The District Court's jurisdiction to consider appeals from review decisions is contained in Section 149 of the Act and that jurisdiction is confined to a consideration of the correctness of the review decision sought to be appealed. 
In the present case, the appellant lodged a Notice of Appeal against the Review Decision dated 26 October 2006. That review decision was confined solely to the issue of whether or not the appellant was entitled to interest on the arrears of weekly compensation that were paid to him on 19 April 2006. It is therefore that issue alone which this Court can consider in this appeal. 
The statutory provision covering a right to interest is contained in Section 114 of the Act, a statutory provision which has received a considerable amount of attention from the Courts since the right to interest was first enacted under the Accident Rehabilitation & Compensation Insurance Act 1992. 
The statutory provision pertaining to a right of interest has not changed materially under the successive statues and at present Section 114 states as follows:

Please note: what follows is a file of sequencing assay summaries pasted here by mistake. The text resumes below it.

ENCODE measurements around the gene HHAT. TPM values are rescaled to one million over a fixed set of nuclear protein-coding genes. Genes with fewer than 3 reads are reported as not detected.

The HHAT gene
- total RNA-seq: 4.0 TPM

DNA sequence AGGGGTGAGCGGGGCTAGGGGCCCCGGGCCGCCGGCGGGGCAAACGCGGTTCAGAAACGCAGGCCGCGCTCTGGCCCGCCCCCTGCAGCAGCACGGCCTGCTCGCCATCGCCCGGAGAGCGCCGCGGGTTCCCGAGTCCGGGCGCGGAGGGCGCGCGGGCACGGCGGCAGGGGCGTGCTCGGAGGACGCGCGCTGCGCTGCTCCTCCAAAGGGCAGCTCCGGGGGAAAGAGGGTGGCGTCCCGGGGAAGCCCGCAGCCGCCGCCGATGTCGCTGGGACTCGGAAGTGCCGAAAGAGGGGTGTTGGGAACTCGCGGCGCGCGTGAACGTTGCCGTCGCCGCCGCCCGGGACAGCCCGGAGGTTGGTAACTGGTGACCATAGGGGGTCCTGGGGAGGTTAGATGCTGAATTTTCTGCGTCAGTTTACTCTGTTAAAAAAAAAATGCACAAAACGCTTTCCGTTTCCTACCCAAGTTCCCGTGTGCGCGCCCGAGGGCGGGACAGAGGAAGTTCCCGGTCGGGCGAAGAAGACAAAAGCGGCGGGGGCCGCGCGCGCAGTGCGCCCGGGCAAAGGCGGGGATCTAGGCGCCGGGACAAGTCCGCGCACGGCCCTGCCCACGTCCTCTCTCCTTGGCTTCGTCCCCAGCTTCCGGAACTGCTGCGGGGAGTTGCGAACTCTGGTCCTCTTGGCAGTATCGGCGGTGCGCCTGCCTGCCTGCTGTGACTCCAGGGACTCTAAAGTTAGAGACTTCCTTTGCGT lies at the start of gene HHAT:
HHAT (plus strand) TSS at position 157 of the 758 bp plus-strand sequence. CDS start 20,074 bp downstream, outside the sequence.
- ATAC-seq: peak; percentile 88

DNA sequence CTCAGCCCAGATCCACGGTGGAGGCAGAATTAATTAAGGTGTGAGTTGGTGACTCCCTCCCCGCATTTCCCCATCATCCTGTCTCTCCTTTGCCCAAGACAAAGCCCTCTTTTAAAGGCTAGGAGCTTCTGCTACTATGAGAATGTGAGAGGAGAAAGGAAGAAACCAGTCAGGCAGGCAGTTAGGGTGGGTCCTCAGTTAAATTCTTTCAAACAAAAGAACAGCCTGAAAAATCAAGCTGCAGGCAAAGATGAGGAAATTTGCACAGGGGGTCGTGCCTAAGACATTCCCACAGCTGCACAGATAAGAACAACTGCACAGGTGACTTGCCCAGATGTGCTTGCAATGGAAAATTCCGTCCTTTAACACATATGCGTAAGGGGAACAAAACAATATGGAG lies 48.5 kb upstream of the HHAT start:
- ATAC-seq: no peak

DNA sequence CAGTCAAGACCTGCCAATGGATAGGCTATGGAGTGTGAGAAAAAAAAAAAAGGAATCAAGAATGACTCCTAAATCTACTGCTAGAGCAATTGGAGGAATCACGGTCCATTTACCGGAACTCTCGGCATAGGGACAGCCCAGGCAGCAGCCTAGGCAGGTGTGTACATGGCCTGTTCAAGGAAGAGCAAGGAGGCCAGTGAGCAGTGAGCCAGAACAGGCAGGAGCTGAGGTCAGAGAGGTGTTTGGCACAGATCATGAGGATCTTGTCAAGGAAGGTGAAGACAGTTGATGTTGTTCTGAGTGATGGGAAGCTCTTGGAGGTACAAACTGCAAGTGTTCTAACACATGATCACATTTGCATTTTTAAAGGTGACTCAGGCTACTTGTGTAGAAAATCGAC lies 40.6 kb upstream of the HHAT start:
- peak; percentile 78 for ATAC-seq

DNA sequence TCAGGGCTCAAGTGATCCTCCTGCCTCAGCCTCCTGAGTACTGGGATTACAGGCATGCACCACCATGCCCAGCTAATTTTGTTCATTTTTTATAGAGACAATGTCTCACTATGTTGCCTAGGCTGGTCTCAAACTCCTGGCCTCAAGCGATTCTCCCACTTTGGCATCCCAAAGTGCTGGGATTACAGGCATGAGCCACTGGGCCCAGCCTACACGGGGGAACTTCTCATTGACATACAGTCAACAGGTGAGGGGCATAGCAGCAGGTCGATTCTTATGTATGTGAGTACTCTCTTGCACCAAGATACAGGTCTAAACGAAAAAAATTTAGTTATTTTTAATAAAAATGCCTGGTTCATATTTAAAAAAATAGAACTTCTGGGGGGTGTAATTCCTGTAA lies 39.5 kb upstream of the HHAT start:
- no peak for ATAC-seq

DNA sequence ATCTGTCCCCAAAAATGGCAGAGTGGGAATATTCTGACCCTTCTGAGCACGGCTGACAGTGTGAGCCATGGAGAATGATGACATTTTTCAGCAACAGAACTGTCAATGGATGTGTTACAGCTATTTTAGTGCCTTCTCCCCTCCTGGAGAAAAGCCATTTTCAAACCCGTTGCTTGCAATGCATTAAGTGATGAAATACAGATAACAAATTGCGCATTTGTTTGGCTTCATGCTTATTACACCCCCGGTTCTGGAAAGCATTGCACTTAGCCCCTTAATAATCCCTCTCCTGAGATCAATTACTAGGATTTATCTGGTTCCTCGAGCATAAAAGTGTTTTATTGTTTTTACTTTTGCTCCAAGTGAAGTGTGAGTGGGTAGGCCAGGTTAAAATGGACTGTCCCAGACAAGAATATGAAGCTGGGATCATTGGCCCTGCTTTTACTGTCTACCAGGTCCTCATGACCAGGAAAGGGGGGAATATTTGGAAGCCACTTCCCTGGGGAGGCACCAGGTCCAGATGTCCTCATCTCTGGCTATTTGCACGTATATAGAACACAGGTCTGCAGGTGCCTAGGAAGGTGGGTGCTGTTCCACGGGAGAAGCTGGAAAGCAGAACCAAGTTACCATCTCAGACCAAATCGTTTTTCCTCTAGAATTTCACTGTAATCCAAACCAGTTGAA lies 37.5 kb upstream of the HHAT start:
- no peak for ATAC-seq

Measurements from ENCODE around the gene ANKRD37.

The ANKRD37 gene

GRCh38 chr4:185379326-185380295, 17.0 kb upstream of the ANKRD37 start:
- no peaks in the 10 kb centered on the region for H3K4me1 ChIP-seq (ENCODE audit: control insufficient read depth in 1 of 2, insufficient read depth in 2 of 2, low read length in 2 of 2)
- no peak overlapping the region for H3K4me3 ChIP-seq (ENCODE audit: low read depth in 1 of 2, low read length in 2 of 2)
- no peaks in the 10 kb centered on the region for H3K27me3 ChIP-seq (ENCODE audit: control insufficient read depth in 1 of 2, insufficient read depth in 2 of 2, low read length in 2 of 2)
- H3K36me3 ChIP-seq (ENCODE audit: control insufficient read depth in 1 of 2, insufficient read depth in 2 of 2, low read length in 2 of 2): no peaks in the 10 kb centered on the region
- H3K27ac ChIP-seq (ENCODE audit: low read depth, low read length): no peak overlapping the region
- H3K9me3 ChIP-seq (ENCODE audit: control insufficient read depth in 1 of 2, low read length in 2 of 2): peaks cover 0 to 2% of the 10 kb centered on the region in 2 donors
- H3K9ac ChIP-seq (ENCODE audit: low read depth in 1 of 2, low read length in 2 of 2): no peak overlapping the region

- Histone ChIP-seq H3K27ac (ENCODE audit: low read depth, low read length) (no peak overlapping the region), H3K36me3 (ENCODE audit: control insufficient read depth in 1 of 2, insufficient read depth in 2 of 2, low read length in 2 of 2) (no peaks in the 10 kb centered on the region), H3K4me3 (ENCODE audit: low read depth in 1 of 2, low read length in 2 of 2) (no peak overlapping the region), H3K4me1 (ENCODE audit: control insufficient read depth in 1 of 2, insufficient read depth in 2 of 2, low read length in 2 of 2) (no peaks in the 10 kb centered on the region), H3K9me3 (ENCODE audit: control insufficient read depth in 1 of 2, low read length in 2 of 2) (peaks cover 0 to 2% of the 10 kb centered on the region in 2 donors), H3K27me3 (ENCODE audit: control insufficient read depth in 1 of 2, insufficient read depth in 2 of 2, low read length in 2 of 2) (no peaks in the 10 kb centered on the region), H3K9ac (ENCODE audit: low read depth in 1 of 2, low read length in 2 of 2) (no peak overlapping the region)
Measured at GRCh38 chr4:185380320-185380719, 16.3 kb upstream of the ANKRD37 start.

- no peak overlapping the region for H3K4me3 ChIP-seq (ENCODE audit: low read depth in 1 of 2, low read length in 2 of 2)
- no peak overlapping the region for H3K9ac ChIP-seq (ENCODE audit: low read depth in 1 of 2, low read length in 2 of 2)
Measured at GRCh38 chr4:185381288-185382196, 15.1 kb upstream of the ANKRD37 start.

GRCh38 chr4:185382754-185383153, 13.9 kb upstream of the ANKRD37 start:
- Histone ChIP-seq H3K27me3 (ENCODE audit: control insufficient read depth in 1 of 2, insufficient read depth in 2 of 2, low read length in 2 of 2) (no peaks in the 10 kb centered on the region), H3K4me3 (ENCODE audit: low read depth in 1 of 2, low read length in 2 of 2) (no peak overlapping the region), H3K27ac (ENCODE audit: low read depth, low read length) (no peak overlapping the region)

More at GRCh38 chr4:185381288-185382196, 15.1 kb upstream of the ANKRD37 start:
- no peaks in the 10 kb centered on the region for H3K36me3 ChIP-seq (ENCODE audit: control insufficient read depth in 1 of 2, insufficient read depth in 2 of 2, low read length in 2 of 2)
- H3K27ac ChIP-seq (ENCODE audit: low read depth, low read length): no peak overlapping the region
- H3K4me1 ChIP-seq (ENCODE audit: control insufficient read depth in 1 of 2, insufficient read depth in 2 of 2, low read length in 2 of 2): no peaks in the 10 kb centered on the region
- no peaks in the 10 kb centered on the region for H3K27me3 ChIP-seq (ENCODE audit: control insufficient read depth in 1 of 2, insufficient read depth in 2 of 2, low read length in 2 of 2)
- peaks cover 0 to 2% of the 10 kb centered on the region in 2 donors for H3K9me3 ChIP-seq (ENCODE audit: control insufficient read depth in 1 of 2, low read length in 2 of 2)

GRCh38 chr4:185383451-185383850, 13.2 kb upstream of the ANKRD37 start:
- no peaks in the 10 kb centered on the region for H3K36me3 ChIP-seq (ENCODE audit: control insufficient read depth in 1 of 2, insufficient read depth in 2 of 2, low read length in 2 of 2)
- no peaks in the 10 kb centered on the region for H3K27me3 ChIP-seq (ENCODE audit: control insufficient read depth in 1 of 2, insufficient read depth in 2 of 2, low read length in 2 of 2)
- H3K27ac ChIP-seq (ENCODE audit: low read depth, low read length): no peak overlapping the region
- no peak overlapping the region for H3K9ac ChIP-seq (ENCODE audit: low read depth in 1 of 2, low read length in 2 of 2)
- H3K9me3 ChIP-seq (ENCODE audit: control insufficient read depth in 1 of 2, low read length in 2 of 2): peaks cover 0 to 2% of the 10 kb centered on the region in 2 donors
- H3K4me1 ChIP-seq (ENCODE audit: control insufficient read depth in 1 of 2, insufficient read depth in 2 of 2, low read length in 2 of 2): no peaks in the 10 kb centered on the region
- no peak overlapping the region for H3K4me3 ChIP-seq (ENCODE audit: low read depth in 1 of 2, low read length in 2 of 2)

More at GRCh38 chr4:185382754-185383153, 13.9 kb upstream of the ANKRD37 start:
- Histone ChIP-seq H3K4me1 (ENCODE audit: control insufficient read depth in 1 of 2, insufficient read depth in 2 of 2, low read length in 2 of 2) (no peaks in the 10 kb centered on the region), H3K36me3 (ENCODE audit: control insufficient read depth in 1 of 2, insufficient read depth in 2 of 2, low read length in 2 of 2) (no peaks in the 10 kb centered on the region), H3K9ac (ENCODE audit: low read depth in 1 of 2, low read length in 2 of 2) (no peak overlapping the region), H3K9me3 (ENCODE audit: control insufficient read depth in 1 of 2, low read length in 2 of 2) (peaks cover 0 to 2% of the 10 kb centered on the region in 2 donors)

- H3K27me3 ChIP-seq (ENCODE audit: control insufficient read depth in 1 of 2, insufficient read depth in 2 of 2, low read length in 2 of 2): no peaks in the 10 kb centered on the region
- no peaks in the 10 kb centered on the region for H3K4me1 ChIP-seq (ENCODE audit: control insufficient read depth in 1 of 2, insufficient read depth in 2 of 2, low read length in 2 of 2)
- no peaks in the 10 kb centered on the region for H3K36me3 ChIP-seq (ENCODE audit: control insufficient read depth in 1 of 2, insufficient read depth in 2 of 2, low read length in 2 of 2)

‘114 Payment of interest when Corporation makes late payment of weekly compensation 
(1)
The Corporation is liable to pay interest on any payment of weekly compensation to which the claimant is entitled, if the Corporation has not made the payment within I month after the Corporation has received all information necessary to enable the Corporation to calculate and make the payment. 
(2)
The Corporation is liable to pay the interest - 
(a)
at the rate for the time being prescribed by, or for the purposes of, section 87 of the Judicature Act 1908; and 
(b)
from the date on which payment should have been made to the date on which it is made. ’